The Scottish Government will be given powers over funeral payments through the Scotland Bill and has commissioned research into the best way to take this forward. The SNP lodged an amendment, which was supported by Labour, to the Scotland Bill to have better ability to help with funeral expenses but this amendment, like every other Scottish Amendment, was not accepted.
The fact hundreds of people across Ayrshire had to rely on food banks this Christmas is a depressing indictment of UK Government policies. DWP statistics show that in December 2014 3,274 people across the UK had their benefits stopped as a result of a sanction – not including those who already had a sanction in place.
Despite all of the denials from senior Tory Ministers, even David Mundell was forced to admit last year that benefit delays and sanctions are a big driver of food bank use in Scotland – and the widely condemned sanctions regime is one of the single biggest reasons. I support a moratorium on sanctions until a comprehensive review has been conducted into their use. The application of a sanction will almost always bring hardship for the person concerned but at Christmas this means additional stress and upset for low-income families.
Employment Support Allowance
I have called on the UK Government to reverse cuts to Employment Support Allowance (ESA) after a Parliamentary Review found that the changes would move disabled people further away from work. The review of the changes, which are due to come into effect in April 2017, looked into the UK Government’s proposed removal of the ESA work related activity component and whether it would help the Tories towards their manifesto commitment of halving the disability employment gap.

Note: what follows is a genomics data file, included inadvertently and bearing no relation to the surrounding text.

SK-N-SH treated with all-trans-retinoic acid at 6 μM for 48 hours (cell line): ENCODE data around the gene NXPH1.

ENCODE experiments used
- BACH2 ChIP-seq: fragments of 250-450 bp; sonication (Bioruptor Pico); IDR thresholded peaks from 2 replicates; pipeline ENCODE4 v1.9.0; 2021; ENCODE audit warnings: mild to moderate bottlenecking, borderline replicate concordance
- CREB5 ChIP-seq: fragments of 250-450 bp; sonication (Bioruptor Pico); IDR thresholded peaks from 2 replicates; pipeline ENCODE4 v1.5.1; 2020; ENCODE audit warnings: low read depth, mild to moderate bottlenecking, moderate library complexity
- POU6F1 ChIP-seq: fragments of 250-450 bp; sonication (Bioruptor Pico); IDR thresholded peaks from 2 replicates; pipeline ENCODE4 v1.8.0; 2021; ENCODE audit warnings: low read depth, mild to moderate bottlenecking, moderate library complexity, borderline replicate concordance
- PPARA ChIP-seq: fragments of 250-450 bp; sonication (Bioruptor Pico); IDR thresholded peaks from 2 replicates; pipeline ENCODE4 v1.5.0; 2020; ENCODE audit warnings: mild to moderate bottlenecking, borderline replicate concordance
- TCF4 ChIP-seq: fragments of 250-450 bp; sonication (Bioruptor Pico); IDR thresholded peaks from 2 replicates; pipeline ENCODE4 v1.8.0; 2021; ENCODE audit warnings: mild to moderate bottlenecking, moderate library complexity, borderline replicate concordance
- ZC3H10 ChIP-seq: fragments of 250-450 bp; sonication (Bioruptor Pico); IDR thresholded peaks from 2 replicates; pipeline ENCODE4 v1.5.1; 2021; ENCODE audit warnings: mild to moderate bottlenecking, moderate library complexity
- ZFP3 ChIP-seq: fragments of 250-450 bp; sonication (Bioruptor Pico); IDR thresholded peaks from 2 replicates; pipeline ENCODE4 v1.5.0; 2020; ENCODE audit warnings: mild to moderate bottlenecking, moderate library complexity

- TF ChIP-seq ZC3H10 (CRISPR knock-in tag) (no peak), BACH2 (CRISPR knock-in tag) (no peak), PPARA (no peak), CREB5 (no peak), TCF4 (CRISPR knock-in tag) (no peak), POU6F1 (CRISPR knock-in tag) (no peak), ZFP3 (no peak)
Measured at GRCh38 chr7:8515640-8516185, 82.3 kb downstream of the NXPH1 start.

This policy is expected to make savings of £640 million but there is likely to be a severe knock-on impact to public services such as the NHS and social services as a result of people having nowhere else to turn, which begs the question whether any real savings will be made. These cuts are an outright attack on the 5,500 people in this constituency who are seriously ill, disabled or living with debilitating health problems. People in this group have been assessed as not fit for work by the Government’s own cruel work capability tests so it is hard to see how slashing their income will get them into work faster.
Weather conditions over the past few weeks have been particularly challenging for some in the constituency, and in some instances there have been cases of real devastation. I cannot begin to imagine how difficult it has been for people to see their homes and their belongings ruined. The work of the police and the fire service has been fantastic, and I would like to thank the crew from HMS Gannet who helped evacuate people from a bus which got into trouble in Dailly.
The First Minister has announced new funding of over £12 million to be made available to help areas affected by severe weather, in addition to the £4 million already announced by the Deputy First Minister in his budget. This includes an extra £5.8 million to support households, business properties and charities directly affected by flood water with a grant of £1,500. In addition, businesses whose ability to trade has been severely affected by flooding will be able to apply for an additional grant of £3,000 funded by the Scottish Government and administered by local authorities. I urge all those affected to contact their local council.
But we must all be aware that winter is not yet over, and as temperatures drop it is important to make sure we are prepared. This means staying informed on imminent weather conditions, knowing what to do to get ready, such as having a working torch or knowing how to turn off your utilities, and watching out for those who are more vulnerable.